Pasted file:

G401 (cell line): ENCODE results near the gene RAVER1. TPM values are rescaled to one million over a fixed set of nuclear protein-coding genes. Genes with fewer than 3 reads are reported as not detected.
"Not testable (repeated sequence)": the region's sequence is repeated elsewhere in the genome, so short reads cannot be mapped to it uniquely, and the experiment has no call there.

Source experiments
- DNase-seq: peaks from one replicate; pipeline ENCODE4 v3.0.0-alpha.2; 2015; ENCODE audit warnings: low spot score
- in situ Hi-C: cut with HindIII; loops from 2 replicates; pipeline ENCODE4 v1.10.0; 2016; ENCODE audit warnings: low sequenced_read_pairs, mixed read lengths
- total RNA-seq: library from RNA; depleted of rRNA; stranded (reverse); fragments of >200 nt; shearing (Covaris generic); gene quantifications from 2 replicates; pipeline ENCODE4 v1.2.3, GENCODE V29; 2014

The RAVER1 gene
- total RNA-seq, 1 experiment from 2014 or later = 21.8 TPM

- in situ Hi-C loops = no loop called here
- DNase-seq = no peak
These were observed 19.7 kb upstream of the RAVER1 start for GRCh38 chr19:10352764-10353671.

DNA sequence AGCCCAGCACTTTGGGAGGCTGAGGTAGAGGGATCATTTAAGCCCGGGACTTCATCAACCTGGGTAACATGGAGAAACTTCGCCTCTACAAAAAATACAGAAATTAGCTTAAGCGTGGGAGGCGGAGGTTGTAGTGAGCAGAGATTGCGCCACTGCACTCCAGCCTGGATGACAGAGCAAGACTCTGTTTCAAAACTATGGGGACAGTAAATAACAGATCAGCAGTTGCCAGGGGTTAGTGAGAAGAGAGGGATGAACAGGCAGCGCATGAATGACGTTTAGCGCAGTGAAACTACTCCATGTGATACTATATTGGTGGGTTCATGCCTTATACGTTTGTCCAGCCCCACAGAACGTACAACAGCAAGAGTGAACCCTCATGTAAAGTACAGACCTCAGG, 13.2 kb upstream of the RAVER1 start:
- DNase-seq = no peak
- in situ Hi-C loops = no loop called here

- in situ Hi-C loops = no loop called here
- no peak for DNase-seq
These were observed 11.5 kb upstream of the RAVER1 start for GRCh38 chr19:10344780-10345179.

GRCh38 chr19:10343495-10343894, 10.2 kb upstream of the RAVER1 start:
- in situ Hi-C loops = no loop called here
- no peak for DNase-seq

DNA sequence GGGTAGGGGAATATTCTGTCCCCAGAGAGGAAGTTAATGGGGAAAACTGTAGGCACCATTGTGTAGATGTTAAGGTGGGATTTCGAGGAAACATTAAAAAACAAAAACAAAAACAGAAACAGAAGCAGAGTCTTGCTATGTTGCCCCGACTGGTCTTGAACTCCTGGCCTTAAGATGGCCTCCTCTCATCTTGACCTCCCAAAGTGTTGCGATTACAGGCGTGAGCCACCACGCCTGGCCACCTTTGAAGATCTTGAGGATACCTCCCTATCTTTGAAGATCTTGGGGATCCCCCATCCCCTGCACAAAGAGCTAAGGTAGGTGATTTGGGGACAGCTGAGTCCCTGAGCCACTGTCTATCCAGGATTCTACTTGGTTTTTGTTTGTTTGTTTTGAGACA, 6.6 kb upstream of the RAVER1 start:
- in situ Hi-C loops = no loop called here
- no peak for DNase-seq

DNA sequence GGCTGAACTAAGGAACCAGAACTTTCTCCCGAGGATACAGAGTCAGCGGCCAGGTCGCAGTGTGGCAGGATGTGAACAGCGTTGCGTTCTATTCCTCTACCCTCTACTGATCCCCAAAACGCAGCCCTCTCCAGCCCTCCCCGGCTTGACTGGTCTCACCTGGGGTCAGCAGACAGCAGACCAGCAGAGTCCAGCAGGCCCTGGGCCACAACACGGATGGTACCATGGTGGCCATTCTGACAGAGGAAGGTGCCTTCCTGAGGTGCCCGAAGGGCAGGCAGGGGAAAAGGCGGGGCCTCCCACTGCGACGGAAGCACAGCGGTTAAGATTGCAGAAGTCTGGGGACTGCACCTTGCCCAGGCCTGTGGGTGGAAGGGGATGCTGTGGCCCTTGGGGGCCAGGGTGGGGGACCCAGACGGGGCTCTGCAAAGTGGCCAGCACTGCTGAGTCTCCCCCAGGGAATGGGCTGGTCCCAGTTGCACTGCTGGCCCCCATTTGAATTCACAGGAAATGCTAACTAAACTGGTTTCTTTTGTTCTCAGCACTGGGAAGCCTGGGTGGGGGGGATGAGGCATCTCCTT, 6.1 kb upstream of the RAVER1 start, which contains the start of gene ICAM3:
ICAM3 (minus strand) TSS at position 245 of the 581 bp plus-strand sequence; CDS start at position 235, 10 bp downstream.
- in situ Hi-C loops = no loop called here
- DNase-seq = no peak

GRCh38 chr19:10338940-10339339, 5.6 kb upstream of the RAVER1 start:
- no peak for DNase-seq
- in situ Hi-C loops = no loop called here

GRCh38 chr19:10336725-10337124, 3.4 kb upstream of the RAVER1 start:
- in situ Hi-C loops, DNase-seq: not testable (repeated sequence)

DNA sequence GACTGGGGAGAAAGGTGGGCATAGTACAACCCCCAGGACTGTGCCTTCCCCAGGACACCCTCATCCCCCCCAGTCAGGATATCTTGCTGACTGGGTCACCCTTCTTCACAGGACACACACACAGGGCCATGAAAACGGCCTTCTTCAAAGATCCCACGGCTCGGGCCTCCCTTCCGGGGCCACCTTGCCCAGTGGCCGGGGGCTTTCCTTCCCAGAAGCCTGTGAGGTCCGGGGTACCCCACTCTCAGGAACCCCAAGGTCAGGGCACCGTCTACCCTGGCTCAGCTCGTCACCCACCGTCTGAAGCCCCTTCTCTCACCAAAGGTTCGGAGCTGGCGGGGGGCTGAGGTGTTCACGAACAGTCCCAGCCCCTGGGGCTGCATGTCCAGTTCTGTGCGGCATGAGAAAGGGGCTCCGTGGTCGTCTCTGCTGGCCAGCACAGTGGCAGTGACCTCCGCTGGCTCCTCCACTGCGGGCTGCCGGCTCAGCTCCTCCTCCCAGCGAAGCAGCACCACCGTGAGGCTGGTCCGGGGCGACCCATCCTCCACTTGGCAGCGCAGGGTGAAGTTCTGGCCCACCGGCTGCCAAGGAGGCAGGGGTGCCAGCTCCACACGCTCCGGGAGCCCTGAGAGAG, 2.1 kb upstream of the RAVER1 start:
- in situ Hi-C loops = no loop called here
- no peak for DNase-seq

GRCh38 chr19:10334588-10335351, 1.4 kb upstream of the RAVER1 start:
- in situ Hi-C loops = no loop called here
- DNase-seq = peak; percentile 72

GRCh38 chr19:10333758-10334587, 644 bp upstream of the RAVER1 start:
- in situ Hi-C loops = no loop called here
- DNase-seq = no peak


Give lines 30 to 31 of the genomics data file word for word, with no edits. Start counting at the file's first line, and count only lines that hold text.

- in situ Hi-C loops = no loop called here

GRCh38 chr19:10336725-10337124, 3.4 kb upstream of the RAVER1 start: